Yet, even with a decent understanding of what the castle might have looked like we’re likely to find that, after a few months exposed to the elements, our attempts at repair start to look shabby and moldy. Without the blueprints, without materials of the original quality, we’re not likely to get far.

The conflicts and struggles that come between people, the kinds of conflicts that a writer struggles to portray in a good story, come when people cannot agree what the castle once looked like, how to rebuild it and make it great. Given free will and the need for each person to make their own decisions, that kind of thing may be inevitable.

That doesn’t make it easy or pleasant. And the fire of conflict is, in some ways, much like the heat of the forge. As we struggle over the nature of our castles the petty furnishings we’ve put up burn away and leave only the enduring stone, and we find that, as often as not, we’re back where we started, wondering what it is that will truly endure.

When the heat is on, will what we’ve made really last?

Terminology

Authors tend to eschew the terms “hero” and “villain” for a variety of reasons, some of them technical and some of them emotional. We tend to use the terms “protagonist” and “antagonist”. These terms give us a lot of flexibility. For example, a story can be told from the perspective of a person with no heroic, or even admirable characteristics, someone who we wouldn’t want to call a hero, and we don’t have to change our terminology.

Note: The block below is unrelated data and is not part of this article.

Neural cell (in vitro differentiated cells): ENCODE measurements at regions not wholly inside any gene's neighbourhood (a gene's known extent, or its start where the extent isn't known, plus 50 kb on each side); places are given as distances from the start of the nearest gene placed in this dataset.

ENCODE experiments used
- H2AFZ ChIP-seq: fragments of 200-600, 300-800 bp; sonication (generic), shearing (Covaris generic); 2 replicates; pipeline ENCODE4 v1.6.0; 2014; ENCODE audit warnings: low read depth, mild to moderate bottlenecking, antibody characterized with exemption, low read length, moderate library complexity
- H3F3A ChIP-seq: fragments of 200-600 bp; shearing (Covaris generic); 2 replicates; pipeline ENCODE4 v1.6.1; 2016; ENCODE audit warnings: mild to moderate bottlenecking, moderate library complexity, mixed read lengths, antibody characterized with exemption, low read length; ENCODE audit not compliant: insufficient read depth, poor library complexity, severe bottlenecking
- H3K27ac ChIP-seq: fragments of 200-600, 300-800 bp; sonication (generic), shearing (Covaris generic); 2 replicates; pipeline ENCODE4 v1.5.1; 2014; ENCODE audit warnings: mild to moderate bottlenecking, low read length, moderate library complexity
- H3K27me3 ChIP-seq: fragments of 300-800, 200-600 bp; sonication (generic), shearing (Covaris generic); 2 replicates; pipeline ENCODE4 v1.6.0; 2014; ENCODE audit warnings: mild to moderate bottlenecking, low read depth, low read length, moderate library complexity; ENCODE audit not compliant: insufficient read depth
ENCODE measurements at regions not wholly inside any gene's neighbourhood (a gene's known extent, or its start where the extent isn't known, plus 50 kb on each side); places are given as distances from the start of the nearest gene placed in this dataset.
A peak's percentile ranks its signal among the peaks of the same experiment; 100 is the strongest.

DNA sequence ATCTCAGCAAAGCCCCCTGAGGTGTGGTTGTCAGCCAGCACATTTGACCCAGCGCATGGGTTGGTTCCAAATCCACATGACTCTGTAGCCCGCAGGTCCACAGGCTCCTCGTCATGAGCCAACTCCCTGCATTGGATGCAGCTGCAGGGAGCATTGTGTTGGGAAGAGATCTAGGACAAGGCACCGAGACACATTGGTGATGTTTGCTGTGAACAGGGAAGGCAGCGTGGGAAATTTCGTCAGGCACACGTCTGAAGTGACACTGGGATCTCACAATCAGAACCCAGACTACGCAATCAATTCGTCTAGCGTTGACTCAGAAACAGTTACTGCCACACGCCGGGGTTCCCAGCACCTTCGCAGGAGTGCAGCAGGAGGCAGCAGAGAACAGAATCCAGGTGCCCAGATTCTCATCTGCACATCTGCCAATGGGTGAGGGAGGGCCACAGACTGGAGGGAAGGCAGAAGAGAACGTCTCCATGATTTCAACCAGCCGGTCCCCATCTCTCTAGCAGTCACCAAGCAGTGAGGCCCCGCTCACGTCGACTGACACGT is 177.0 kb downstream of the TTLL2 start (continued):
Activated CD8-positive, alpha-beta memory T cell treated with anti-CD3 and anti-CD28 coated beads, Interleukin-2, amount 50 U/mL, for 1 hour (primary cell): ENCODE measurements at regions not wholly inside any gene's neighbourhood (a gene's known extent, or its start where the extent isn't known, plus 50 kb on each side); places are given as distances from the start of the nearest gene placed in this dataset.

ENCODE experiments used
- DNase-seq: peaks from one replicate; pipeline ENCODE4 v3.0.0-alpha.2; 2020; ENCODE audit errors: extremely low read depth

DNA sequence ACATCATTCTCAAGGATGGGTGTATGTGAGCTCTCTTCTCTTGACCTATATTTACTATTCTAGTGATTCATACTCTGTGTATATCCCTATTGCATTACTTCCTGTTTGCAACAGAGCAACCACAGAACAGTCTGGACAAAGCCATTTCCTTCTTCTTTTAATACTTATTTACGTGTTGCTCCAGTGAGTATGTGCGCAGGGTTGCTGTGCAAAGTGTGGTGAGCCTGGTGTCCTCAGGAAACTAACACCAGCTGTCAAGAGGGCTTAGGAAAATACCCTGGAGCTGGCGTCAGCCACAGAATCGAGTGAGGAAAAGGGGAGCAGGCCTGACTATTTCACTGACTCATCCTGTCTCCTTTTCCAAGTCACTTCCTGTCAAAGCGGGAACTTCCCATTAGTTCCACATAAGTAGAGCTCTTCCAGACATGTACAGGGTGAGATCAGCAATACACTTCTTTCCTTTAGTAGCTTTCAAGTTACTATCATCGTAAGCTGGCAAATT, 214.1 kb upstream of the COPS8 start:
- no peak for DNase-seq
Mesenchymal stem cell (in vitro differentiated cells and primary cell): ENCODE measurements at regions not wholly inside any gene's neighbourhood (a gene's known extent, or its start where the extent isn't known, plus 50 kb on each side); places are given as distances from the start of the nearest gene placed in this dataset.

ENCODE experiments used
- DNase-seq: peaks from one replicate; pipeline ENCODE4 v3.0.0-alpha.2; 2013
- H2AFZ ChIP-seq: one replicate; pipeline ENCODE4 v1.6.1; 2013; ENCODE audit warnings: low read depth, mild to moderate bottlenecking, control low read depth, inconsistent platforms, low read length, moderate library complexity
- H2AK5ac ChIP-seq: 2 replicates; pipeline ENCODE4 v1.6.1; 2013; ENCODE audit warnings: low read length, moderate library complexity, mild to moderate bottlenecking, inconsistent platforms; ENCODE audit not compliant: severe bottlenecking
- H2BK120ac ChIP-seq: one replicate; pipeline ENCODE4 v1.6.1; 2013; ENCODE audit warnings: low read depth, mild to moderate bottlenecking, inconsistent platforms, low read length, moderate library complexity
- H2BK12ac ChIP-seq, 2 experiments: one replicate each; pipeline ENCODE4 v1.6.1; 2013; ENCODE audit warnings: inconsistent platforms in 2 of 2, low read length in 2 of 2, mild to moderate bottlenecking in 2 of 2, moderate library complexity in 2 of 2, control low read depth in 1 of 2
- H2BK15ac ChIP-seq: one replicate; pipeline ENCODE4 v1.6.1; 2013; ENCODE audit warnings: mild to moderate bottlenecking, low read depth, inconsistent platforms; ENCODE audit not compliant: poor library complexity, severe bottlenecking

On the other hand, these terms also embody a more realistic perspective. People are not all one thing or the other, and stories need to reflect that. This is what’s called verisimilitude by authors, and it’s so important that we try to include it in every aspect of the story, even in how we talk about that story.

At the same time, authors, just like everyone else, have a problem with antagonists. If you look at them closely, you tend to find that you have a lot in common with them. Sometimes, the antagonist is much more beloved than the protagonist of a story. And we don’t like to call them villains, because who wants to be a villain? Much better to go with terms lacking any kind of moral overtones. Then, there’s no need to loose any sleep over who you sympathize with more.